Since the introduction of the iPod in 2001, Apple has been radically changing our relationship with content.
It dissected the album, allowing us to just buy the songs we wanted to listen to—and only listen to them on Apple devices or software. It created a store for applications that developers use to debut their newest ideas and is now effectively the only way users can add third-party software to their Apple devices. It created a messaging service that only iPhone users can use. It’s established a music subscription service that over 27 million people subscribe to, with exclusive albums and programs that entice them to ignore other alternatives.
In its entirety, this is what’s called a closed platform system, or a “walled garden” approach to technology. It’s not supposed to work in terms of creating a viable business for its operator and it’s in stark contrast to open systems like Android, which is still the Wild West of app stores, where software with malware or bugs often runs rampant. Apple hand-picks every app that goes live in its store, sometimes rejecting apps for no good reason, or because a foreign power tells them to. It’s a system built in the image of its creators, and it’s such a beautiful garden that it has paid off handsomely for Apple.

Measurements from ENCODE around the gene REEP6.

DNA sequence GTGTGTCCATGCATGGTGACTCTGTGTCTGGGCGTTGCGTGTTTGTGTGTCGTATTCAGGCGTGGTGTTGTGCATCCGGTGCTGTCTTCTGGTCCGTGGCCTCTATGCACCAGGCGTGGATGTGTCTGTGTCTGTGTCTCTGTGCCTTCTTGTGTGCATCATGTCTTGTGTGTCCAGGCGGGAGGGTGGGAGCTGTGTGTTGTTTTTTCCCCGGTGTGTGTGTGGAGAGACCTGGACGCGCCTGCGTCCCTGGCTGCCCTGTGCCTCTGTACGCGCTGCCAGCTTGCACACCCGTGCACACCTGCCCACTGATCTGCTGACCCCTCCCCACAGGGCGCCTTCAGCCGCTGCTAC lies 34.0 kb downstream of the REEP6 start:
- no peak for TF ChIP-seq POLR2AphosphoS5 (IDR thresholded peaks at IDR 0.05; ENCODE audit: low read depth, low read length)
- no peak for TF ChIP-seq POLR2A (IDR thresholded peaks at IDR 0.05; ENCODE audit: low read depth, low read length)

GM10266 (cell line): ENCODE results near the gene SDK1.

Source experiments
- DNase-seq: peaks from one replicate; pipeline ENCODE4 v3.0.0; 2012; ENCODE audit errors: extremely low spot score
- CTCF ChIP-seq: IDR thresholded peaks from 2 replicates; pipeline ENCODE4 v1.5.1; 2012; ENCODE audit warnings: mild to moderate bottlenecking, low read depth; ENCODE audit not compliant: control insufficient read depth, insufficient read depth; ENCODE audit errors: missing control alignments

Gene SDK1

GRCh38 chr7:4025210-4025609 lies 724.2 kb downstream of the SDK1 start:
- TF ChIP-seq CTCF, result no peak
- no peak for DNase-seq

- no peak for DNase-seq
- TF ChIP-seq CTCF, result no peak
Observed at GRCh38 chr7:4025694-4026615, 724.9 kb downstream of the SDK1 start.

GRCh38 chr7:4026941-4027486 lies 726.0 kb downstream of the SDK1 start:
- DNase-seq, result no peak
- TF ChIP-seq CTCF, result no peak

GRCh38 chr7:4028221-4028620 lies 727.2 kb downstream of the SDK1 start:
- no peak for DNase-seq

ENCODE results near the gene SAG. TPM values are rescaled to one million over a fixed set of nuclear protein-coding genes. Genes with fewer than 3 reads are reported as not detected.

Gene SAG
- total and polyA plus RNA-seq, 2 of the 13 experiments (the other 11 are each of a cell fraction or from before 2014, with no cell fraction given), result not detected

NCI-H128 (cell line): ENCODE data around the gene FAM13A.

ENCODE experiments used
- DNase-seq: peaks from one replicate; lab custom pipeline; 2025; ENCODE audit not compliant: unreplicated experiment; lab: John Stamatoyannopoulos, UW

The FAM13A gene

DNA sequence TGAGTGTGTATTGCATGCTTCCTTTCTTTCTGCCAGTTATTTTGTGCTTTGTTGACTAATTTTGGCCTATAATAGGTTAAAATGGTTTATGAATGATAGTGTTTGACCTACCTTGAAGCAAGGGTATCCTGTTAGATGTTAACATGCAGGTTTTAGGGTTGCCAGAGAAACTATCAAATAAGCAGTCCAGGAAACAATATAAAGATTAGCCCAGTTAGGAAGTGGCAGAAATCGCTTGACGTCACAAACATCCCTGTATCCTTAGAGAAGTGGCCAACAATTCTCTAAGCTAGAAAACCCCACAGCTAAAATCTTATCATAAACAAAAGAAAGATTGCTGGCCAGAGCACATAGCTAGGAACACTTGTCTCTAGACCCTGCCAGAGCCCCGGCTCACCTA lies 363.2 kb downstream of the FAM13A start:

Apple’s services business, where all this walled garden resides, has become the company’s second-largest business unit. It’s been trending upward for years, bucking the patten of Apple’s cyclical hardware business, which delivers its best quarters around the holidays. On its most recent earnings call Aug. 1, Apples said services generated more than $7 billion in the quarter, and CEO Tim Cook took pride in saying the division is now the size of a Fortune 100 company.
Apple sets the rules around what can come into its walled garden, but it consumers seem to love it. Even in quarters when hardware sales slump, consumers are paying for Apple’s services at an increasingly higher rate.
There will come a day when iPhone sales won’t matter.